The 14-inch Acer Swift 3X, announced in October last year, was an early adopter of Intel’s 11th generation Core processors, and among the first with Iris Xe MAX discrete graphics. This marked the Swift 3X as a device to look out for. It has taken a while to arrive in the UK, but starting at £899 (inc. VAT; £749.16 ex. VAT, or $899.99 in the US), does this laptop offer good value for money for knowledge workers and — thanks to the dGPU — creators?
The Acer Swift 3X comes in two colour variants, Steam Blue and Safari Gold. My Steam Blue variant had a metallic sheen to its blue/grey finish, which was rather appealing. Both colour schemes have a bright green/blue strip all the way along the outer edge of the hinge, with capitalised Swift branding in the middle providing an eye-catching ‘designer’ touch.
If you want to carry this laptop around, its 1.37kg weight is acceptable for a 14-inch device. It’s a little on the thick side at 17.95mm, although the desktop footprint is tidy at 322.8mm wide by 212.2mm deep. When you lift the lid the hinge mechanism causes the back to press down and the base to rise, presenting the keyboard at a slight angle. The screen hinges back to about 135 degrees, which is plenty for working comfortably, but you won’t be able to lie the screen flat on a desk.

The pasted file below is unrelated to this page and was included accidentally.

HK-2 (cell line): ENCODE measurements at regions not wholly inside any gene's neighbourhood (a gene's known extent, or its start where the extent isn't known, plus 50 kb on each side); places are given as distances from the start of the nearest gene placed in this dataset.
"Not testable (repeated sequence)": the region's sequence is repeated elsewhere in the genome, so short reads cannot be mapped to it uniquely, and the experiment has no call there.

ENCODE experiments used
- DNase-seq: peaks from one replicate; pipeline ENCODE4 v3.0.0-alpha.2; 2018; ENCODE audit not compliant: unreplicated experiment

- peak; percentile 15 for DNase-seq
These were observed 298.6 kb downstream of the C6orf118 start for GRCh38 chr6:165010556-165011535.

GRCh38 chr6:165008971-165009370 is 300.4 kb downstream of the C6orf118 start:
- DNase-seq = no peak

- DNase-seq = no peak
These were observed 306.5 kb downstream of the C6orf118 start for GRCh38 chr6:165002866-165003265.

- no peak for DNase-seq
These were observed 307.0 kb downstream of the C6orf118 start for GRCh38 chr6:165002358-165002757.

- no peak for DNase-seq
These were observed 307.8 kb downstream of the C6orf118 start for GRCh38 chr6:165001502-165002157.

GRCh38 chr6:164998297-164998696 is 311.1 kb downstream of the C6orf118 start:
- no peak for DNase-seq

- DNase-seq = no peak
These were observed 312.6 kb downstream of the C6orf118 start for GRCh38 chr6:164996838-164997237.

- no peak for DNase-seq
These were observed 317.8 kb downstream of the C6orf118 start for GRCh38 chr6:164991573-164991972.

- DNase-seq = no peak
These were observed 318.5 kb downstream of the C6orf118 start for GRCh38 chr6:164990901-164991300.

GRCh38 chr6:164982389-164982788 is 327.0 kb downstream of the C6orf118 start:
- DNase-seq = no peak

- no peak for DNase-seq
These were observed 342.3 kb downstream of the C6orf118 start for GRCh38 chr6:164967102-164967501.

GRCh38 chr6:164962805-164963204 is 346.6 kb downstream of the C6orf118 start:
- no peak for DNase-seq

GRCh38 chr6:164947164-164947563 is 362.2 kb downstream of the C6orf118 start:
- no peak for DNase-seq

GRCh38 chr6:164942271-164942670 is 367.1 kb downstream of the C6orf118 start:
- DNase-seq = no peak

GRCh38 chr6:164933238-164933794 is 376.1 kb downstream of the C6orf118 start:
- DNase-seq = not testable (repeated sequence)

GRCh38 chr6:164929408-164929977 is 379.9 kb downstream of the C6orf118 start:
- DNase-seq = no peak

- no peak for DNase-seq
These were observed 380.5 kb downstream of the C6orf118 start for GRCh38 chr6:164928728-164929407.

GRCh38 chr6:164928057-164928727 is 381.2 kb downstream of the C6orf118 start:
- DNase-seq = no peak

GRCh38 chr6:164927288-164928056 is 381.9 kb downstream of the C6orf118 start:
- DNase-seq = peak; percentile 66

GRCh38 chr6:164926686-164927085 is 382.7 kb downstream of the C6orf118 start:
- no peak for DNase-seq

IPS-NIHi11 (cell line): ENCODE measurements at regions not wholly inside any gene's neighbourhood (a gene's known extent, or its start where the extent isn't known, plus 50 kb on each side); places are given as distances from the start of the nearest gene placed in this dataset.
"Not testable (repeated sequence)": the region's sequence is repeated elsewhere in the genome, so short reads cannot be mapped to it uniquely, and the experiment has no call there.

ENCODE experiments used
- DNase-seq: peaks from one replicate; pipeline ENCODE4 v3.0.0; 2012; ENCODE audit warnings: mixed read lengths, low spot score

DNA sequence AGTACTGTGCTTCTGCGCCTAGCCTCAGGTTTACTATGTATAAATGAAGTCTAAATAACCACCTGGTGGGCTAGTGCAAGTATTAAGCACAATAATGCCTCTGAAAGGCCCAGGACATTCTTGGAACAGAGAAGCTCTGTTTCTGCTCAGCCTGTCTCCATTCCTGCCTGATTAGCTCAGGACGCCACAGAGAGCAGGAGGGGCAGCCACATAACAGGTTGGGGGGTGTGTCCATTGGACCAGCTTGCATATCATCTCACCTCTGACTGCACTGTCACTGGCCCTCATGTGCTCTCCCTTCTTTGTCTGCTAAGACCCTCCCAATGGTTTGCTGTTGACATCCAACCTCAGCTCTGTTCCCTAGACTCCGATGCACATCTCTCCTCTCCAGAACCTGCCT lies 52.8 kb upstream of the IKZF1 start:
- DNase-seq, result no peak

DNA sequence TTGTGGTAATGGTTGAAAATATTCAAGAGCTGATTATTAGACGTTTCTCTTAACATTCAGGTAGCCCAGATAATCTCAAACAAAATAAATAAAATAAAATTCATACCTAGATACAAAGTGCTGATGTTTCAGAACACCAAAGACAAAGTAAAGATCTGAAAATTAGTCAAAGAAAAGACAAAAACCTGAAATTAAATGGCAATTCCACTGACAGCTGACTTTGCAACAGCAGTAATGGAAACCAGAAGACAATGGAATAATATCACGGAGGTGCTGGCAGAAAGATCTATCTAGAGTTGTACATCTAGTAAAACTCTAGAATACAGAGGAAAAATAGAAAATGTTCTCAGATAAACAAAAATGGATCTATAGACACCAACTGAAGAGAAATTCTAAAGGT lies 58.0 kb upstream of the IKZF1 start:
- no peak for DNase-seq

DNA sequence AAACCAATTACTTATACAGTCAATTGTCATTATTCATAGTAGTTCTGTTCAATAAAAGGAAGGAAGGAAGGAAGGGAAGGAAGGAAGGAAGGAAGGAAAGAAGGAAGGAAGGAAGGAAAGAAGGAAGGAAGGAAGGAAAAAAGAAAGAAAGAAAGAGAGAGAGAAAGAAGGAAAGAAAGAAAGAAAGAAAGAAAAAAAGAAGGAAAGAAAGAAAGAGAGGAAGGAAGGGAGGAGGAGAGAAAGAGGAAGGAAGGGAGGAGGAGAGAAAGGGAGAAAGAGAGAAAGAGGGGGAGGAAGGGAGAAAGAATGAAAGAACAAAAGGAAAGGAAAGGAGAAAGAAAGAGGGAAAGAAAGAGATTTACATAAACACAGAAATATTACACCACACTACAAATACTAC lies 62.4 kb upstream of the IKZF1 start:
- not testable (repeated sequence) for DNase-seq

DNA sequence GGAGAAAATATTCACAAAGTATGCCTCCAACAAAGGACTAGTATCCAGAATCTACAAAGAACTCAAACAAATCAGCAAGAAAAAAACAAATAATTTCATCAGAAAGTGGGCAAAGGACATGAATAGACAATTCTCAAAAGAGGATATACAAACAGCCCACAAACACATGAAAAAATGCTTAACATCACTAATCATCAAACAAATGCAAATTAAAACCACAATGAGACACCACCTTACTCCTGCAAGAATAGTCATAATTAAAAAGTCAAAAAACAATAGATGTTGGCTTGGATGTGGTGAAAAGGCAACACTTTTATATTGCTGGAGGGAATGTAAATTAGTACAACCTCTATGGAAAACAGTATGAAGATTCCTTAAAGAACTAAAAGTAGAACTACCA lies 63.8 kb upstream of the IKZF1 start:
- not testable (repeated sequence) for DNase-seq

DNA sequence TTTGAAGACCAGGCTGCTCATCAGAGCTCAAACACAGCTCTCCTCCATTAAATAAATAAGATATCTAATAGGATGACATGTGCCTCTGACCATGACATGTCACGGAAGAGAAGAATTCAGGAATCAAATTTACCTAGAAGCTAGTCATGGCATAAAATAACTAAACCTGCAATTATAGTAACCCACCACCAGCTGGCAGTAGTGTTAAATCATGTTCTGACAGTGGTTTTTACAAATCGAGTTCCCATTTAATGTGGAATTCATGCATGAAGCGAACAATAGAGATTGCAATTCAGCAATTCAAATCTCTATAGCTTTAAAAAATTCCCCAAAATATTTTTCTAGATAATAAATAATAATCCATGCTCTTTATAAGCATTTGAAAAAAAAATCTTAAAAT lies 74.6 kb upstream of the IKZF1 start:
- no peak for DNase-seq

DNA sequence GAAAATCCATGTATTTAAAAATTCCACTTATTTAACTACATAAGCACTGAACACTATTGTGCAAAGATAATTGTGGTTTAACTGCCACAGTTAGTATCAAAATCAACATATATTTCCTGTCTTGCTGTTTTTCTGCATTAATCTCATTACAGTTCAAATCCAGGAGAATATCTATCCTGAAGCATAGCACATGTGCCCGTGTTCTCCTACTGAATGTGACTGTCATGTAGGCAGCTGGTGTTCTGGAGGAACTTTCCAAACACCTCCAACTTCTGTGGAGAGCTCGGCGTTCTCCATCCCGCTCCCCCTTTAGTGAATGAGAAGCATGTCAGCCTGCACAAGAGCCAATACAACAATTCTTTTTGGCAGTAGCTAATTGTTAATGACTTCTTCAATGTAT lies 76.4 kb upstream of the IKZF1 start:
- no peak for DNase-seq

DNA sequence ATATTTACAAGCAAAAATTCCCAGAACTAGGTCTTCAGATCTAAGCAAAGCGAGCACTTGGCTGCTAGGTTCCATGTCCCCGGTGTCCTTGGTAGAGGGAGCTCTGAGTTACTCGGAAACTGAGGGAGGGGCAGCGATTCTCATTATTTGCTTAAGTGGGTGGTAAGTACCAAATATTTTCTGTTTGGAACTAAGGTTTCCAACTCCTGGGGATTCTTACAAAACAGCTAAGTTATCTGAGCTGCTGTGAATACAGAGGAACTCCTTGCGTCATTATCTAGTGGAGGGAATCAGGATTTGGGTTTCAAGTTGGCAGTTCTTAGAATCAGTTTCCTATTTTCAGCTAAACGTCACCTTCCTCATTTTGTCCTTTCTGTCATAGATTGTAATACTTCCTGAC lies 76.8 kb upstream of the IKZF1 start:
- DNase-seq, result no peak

The build contains plenty of metal, but it doesn’t feel all that robust. Pressing down even gently on the lid of my closed review unit was enough to push it inwards, and I wouldn’t suggest sitting anything on top of this laptop when it’s not in use. I was able to flex the lid a little in my hands when the laptop was open and in use, but not to a concerning degree. The base is reasonably firm around the wrist rest area, and as a light-touch typist I only experienced flex in the keyboard area when mimicking a heavy-handed typing action.
The keyboard’s backlit keys are bouncy, with plenty of travel, and the light ‘thunky’ noise created by typing is not intrusive. The double-height Enter key butts right up to the hash/tilde key, which is a little odd, but did not create any accuracy issues for me. The arrow keys are nice and large. There’s a Fn key that disables the touchpad, which could be useful, although there’s no alternative for cursor control as the screen is not touch-responsive. There’s a fingerprint sensor in the wrist rest and a 720p webcam above the screen which lacks both IR/Windows Hello capability and a security cover.